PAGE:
Yesterday was a hard day for me. I tried to make something. I tried to write. I tried to understand . I tried to just be. No matter what, I felt heavy, like someone dumped the weight of the universe right inside my chest.
Being a motherless daughter is an ongoing experience. No one has a manual and as the years go on, my mourning changes. Yesterday I cycled through all five stages of grief from the time I woke up to the time I cried myself to sleep. I denied that this loss happened to me, that I just needed to pace the flow of emotions or I would come apart in a big way. Then the anger came. Angry with her for dying, with myself for choosing this experience, for accepting whatever karmic lesson I needed to learn. Angry with people who can’t understand what I feel and, the usual, angry with people who have mothers, but can’t stand them for whatever reason. I tried to bargain with my emotions, to just wait until next Saturday when I have all day Sunday to recuperate because I don’t like this feeling. I don’t like thinking about the fact that my mother is no longer physically with me. I don’t like the feelings. But then I realize that this is my reality, that she has moved on and that I have to continue living. I feel the sadness spread through every fiber of my being. I feel the loss that my daughter will never know my mother, that my son only had four years with his grandmother and – the deepest of all – that I evolved and I don’t have the pleasure of sharing that with her. I figured it out. I need her when things stump me, but I can’t turn to her.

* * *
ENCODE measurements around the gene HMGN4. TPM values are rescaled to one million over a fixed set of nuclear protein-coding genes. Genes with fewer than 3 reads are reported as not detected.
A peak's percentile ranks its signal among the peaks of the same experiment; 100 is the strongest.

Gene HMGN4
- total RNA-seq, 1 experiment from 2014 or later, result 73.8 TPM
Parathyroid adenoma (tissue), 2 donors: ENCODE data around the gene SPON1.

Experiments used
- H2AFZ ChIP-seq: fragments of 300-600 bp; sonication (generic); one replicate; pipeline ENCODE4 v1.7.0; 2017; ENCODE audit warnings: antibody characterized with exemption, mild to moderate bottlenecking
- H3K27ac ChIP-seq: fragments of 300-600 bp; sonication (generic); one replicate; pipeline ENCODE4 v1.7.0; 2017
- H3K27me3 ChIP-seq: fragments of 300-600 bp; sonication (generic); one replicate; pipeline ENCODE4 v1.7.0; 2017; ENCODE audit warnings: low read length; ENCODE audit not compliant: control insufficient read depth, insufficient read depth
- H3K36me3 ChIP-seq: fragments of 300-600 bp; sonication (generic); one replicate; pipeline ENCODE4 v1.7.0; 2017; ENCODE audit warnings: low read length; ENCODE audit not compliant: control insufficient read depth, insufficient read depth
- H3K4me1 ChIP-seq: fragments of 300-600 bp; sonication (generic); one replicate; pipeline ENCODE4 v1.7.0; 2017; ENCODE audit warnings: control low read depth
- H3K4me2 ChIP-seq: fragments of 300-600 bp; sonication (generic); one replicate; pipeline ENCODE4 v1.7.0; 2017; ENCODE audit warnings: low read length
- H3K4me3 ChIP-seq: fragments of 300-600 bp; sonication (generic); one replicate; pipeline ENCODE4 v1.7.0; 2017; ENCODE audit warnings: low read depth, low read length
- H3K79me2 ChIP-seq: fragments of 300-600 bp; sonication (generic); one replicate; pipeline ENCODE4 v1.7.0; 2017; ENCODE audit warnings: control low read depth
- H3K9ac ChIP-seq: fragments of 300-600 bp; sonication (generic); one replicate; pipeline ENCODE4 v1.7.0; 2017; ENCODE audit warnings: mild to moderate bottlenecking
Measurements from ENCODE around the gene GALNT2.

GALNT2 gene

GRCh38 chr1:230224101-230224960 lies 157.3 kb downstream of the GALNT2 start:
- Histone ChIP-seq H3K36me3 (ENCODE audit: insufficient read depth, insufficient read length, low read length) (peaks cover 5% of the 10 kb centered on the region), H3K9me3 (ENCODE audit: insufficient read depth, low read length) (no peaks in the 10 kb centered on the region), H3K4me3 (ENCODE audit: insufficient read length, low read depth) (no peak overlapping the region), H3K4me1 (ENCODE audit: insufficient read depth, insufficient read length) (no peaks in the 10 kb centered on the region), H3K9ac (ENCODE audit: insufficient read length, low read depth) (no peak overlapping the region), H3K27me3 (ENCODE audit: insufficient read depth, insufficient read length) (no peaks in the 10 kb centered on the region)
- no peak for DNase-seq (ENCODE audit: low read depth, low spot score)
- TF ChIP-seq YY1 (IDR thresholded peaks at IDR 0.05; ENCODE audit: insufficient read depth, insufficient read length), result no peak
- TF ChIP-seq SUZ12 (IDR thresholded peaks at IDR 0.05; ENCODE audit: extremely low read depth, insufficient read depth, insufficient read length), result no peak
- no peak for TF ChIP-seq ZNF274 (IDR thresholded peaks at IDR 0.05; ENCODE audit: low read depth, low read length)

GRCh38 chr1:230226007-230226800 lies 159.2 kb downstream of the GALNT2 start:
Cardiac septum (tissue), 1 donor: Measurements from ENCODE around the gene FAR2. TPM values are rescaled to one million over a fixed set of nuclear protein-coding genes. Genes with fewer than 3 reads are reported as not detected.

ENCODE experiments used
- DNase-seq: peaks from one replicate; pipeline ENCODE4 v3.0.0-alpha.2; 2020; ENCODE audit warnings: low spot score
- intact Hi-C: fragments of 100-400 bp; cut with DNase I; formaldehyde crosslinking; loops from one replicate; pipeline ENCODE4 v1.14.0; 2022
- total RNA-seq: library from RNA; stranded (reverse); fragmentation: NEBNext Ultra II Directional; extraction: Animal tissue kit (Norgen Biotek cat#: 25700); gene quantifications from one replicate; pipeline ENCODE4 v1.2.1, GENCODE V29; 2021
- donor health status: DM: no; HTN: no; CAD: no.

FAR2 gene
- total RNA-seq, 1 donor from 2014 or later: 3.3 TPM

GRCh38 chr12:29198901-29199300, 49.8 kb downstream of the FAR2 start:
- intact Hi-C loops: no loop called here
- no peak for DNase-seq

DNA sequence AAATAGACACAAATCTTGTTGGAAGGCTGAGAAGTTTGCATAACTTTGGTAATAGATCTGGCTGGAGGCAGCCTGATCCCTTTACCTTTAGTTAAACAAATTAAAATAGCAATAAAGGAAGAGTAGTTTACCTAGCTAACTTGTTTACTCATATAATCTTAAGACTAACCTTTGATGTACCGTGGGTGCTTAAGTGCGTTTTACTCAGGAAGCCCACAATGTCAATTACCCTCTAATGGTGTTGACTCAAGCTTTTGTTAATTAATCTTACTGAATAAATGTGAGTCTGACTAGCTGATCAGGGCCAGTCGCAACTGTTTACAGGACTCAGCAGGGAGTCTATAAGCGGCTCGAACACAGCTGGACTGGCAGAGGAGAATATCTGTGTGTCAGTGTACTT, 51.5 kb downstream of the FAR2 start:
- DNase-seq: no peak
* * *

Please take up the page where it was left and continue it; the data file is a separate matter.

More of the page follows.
And after all this, after hysterical crying, after just sitting on the bare floor because I just can’t do anything else, after analyzing all the bad decisions and wrong turns, the anger, the raging hate, the desperation, screaming, writing, drawing, withdrawal and nothingness, I realize that I’m still alive. I’m still living. I’m still growing. I’m still here and I’m still who I need to be. Each and every time it gets easier to live with the pain, with the abysmal void, but I do and for that, I’m proud of myself and I know my mother is too.